We are excited to announce that designer Matt Holland has joined our team! Matt''s path to Whitten Architects includes a whirlwind trip around the world in 21 days, a stint as an extra in the movie Hairspray, and an ad agency job that taught him a life lesson. You can read his bio of course, but we also asked Matt to share a bit more about himself on this month's blog.
A. How did you get into theater? And what was it like being in Hairspray?
Q. As soon as I could pick up a tool, I've been making and building things. Theater Tech was a natural outlet in school, and luckily, my parents ran across the opportunity for me to take it to the next level at the Baltimore School for the Arts, a highly acclaimed magnet high school for Theater, Dance, Music, and Fine Art. Interestingly, the Hairspray movie was not related to BSA as I was simply picked out of a club by a scout. It was only two days of filming, but it was a memorable experience being on the set with some incredible personalities, including John Waters, Divine, Sonny Bono, Jerry Stiller, and a bunch of my friends. If you run across a VHS copy, you can find me on the back of the cover!
Q. How did your early experiences traveling the world inform your aesthetic?
A. Traveling with my mother, crisscrossing Europe on overnight trains, was an incredible experience for a young child getting his bearing. The arts and humanities have always been a keen focus for my parents, which translated into the privilege of exploring most of Europe's major historical sites. Even at an early age, I could appreciate the tremendous effort to create these masterworks of architecture. In my short time at Whitten, I have again witnessed the thoughtful design process, which seems rare in these fast-paced modern times.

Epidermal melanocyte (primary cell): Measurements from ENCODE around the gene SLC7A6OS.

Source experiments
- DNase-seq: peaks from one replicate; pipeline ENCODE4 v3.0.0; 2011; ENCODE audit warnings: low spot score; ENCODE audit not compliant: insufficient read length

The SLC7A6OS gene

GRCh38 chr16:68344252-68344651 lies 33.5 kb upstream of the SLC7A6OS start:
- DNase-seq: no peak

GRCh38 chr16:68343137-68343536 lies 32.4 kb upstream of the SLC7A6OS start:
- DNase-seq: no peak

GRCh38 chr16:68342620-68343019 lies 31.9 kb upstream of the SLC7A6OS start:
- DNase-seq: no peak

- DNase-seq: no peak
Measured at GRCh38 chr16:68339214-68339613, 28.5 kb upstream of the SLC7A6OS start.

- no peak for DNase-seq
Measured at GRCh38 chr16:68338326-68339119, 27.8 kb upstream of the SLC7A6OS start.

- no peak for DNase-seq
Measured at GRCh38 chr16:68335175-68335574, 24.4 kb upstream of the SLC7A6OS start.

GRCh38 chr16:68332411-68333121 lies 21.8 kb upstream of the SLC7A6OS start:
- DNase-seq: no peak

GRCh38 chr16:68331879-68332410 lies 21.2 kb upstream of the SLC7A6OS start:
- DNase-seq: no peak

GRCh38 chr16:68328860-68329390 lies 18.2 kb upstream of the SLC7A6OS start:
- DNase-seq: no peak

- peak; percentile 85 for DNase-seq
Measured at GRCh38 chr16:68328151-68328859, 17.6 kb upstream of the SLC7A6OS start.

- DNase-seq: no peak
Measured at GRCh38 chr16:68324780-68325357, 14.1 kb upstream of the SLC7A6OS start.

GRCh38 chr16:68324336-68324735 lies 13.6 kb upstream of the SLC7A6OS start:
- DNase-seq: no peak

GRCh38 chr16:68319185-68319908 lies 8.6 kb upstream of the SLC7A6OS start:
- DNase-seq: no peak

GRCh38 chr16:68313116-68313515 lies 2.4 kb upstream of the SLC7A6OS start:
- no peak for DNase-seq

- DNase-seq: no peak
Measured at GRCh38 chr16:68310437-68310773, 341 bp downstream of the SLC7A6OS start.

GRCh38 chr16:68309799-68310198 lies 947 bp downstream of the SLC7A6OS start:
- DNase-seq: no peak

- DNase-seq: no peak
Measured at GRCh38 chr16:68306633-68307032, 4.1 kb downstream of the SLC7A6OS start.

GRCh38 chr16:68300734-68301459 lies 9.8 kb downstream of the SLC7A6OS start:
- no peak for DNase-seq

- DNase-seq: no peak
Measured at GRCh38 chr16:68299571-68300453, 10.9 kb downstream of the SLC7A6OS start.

Q. How did you get into advertising and do you have any good stories from your time working on big accounts?
A. After interning with an artist in Kassel, Germany for a summer during college, I quickly realized that my chances of becoming a successful artist were a longshot. So I started exploring other professions to express my creative side while still making a living and graphic design/advertising fit the bill. As for good stories, I learned the hard way to always double check my work after accidentally flipping a film slide (yes, physical slides pre-digital age). The mistake made Andre Agassi a lefthanded player in billboard and subway ads all across NYC when he was making a bid to defend his U.S. Open title.
Q. How and why did you make the transition to architecture?
A. When I explored creative professions after college, architecture came to light, but I honestly wasn't in the frame of mind to continue its rigorous education path, as I was eager to get a job. When we moved to Maine from NYC in 2006 to raise our family, it presented an ideal opportunity to go back to school and pursue architecture, which had always felt like a missed opportunity.
Q. What do you love about Maine?
A. As a family, we love the outdoors, and it doesn't get much better than Maine. Mountains, rivers, lakes, and the ocean offer endless playgrounds in all four seasons. We love to sail, ski, cycle, and hike, which brings our family closer together. We have our favorite spots, but we could throw a dart at a map and probably end up in an incredible place.
Q. What is your favorite part of your own home?
A. We live in a relatively open-concept house, and I love the energy that runs through the house with our vibrant family life. In particular, our kitchen table sits in a bright and airy nook, surrounded by windows on two sides, the kitchen on a third, and a staircase on the fourth. A sloped ceiling runs up to the second-floor hallway, and it instantly becomes the most lively area of the house. Many great family discussions have centered around the kitchen table over the years, and it always brings a smile to my face when I think about all of those amazing memories.